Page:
Florida Appeals Court Backs Ft Lauderdale Red Light Camera Fort Lauderdale, Florida red light camera challenged rejected by state appeals court.
Red light cameras are under increasing legal scrutiny in Florida. The state's highest court in November heard oral arguments in a case that could force the refund of every ticket issued prior to July 2010. A Florida state House committee in January recommended passage of legislation that would zero out the ability of local jurisdictions to profit from the use of automated ticketing machines. The state Court of Appeals last Wednesday thought it would reverse the trend by upholding a photo ticket and the system used to issue it.
The three-judge appellate panel found no due process problem when American Traffic Solutions mailed a $158 ticket to Rhadames Gonzalez for an alleged infraction that took place in Fort Lauderdale on August 19, 2011. Gonzalez did not pay the ticket within thirty days so a uniform traffic citation was issued demanding he pay $263. Gonzalez countered with a motion to dismiss filed in Broward County court. Gonzalez had a vehicle issued in his and his wife's name, and he argued that it was a due process to send the ticket not to the driver, but to the first listed name on the registration. Broward County Judge Steven P. Deluca agreed that this setup was unconstitutional, since there was no rational basis for treating the first name on the registration document differently than the second.
Fearing the loss of $1 million in annual revenue, Fort Lauderdale turned to the appellate court for help, which was happy to oblige using the rational basis test.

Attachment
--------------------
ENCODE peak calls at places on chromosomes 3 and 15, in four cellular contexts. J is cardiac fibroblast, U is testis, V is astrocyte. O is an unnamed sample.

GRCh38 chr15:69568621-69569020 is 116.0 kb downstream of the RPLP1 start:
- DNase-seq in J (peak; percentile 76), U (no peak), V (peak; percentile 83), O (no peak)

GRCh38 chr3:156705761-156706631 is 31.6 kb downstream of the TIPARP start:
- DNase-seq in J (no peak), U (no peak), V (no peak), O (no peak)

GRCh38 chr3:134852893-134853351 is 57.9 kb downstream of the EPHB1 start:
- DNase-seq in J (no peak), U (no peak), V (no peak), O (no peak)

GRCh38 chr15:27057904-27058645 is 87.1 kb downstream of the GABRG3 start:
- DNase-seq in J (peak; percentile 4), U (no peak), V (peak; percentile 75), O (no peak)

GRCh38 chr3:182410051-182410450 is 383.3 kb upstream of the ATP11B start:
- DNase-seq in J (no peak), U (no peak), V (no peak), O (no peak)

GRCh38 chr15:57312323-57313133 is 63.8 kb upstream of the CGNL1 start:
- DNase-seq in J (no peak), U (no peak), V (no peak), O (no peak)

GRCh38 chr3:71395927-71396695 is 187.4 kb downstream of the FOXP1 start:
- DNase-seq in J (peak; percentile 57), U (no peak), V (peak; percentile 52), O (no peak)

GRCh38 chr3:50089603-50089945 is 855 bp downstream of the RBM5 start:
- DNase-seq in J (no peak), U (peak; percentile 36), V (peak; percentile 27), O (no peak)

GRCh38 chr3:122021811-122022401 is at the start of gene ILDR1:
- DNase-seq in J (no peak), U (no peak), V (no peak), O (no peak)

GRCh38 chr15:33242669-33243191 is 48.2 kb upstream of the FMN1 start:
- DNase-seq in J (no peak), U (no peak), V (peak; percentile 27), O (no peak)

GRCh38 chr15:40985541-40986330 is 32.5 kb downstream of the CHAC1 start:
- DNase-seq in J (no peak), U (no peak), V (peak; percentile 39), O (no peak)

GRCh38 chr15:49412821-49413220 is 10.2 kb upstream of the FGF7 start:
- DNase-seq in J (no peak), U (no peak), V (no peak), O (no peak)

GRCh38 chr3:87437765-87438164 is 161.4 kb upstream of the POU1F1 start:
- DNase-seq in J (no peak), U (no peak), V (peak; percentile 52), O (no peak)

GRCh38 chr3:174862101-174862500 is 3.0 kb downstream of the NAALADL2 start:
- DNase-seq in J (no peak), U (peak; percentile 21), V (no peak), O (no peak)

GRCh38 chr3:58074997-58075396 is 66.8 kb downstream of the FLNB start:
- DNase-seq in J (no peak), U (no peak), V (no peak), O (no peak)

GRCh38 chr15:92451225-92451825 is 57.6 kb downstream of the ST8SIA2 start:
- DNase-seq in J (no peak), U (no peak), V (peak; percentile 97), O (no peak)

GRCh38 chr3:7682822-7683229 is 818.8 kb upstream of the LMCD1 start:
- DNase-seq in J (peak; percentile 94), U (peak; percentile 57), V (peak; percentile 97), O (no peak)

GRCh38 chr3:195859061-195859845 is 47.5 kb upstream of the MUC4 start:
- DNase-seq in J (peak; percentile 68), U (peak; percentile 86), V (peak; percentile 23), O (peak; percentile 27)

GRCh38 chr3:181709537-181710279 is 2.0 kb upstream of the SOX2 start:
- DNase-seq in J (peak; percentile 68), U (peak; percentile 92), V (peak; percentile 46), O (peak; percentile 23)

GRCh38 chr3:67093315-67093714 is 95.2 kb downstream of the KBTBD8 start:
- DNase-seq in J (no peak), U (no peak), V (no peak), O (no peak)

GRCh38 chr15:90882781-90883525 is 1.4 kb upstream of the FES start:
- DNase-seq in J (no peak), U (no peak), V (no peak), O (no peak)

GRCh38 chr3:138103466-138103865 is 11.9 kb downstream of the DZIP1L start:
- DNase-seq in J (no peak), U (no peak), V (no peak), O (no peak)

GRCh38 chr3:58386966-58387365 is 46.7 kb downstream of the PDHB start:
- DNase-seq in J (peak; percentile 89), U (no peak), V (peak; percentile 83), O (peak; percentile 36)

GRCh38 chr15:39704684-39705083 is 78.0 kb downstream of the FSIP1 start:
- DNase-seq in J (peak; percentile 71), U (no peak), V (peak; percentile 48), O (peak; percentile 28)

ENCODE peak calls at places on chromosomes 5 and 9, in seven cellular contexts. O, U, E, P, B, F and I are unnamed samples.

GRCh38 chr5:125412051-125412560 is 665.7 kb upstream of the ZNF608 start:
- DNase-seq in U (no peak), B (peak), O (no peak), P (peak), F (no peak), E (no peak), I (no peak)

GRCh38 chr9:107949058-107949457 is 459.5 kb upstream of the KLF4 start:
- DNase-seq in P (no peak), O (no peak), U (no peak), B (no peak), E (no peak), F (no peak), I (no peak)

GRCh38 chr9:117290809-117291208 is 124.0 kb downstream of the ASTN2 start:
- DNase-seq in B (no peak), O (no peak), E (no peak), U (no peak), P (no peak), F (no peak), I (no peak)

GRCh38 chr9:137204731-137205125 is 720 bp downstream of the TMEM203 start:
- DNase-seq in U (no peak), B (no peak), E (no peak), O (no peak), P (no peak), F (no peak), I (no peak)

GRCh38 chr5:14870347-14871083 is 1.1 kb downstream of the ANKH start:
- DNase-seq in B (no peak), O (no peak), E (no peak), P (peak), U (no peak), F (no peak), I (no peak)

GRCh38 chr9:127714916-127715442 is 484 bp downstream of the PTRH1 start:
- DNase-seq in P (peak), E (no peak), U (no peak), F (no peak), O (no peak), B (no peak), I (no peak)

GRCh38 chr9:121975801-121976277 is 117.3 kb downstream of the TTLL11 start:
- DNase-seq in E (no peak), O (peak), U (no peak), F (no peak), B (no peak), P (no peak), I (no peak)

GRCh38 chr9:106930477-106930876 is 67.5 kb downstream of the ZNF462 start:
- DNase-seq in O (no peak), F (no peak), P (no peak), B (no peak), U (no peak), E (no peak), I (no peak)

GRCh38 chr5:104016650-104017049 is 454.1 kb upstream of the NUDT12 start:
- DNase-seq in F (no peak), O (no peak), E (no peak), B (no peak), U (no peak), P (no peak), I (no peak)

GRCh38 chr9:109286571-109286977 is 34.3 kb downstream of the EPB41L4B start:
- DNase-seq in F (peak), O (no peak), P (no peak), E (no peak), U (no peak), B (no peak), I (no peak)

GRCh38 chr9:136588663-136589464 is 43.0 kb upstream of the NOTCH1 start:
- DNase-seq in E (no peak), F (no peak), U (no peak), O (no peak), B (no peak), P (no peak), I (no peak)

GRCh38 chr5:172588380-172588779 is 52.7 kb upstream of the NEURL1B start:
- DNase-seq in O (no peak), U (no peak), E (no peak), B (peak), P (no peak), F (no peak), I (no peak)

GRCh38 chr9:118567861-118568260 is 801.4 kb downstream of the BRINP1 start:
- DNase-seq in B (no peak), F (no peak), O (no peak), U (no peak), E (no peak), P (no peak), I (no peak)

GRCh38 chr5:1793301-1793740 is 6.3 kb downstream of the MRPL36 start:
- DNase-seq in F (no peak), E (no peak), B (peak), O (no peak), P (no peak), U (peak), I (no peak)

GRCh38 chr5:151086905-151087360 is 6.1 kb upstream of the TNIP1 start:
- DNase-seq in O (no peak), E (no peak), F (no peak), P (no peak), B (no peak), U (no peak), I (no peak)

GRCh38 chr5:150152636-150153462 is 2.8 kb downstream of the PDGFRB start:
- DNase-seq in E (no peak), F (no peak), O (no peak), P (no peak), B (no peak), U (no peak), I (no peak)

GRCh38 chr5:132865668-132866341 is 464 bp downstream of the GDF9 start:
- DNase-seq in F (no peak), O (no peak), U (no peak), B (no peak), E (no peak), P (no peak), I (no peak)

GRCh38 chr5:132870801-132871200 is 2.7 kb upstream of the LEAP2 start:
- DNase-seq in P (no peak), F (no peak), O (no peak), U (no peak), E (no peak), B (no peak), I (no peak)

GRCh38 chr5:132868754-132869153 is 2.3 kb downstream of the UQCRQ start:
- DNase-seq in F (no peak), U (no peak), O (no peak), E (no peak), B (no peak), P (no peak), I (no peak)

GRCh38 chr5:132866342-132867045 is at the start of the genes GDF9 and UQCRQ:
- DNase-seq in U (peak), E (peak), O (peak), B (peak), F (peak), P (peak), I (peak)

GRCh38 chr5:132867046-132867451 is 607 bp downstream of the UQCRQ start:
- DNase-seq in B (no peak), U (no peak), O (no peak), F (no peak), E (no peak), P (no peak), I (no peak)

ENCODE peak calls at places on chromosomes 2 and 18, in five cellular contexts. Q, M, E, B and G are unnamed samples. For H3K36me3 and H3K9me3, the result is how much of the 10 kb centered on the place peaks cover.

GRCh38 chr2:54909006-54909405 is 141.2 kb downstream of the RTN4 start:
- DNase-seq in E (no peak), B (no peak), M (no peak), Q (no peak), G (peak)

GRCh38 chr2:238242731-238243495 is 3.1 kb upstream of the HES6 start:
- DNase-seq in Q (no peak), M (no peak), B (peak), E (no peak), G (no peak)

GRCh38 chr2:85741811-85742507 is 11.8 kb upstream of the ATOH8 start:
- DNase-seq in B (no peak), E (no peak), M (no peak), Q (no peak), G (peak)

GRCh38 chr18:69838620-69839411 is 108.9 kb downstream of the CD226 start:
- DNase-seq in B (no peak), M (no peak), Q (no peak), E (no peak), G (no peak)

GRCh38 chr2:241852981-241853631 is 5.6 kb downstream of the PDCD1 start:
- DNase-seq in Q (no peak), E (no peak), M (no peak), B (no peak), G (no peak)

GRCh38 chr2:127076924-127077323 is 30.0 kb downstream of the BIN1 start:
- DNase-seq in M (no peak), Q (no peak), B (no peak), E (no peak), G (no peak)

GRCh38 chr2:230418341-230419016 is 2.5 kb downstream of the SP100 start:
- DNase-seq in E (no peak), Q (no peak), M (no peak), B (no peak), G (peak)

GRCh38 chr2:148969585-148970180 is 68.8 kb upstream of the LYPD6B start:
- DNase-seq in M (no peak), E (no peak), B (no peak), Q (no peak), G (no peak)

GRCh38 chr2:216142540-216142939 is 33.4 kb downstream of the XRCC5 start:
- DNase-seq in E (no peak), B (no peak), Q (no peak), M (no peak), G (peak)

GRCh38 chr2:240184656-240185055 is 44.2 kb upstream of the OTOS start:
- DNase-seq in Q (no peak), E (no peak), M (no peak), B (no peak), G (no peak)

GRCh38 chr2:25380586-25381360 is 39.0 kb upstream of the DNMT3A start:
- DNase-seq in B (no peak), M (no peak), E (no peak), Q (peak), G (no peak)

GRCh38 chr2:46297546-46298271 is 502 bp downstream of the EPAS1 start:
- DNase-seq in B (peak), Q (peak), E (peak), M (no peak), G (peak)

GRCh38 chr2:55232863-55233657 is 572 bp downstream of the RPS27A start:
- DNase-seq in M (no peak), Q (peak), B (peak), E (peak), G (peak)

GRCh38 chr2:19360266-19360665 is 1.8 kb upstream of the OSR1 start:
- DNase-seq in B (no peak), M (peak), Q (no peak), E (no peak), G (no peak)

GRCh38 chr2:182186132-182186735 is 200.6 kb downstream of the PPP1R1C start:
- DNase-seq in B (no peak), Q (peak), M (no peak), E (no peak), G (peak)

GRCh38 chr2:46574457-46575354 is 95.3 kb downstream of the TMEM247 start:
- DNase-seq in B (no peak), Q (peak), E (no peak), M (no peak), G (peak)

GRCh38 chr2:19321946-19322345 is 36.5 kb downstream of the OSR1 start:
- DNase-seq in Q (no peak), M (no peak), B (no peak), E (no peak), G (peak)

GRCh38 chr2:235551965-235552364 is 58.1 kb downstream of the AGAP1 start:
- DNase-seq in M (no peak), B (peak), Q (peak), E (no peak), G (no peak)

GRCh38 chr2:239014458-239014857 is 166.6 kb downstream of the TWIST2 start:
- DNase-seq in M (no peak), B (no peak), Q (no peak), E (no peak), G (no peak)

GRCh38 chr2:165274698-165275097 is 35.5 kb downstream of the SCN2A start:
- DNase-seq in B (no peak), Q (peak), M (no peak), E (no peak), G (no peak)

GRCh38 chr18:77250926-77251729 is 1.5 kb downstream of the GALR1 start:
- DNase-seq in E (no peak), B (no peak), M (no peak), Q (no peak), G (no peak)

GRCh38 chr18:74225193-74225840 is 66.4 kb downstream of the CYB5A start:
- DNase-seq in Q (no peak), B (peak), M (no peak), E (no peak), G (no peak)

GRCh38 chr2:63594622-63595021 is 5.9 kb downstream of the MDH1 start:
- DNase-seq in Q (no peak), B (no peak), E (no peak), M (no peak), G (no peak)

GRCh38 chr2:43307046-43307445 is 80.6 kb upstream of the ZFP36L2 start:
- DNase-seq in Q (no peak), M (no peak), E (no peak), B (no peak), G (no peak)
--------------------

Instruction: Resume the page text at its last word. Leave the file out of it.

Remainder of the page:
"In this appeal, we are not called upon to address the wisdom, fairness, or logic of the owner notification provision set forth in the red light camera law," Judge Carole Y. Taylor wrote for the appellate panel. "Because there is a rational basis for distinguishing between the first named owner of the vehicle and subsequent named owners, there is no equal protection or due process violation."
In the appellate court's view, the state legislature approved the policy, so the city's interpretation and implementation must be given the benefit of the doubt. Because it is easier administratively for the city and its for-profit vendor to issue to the first name, it is a rational choice.
"In this case, it was at least conceivable for the legislature to believe that, in the case of jointly owned vehicles, the first named owner on the vehicle registration is the person who drives the vehicle most frequently or who otherwise wishes to accept primary responsibility for the vehicle," Judge Taylor wrote. "Whether this is empirically true is irrelevant; rational speculation is enough to sustain the distinction."
A copy of the decision is available in a 130k PDF file at the source link below.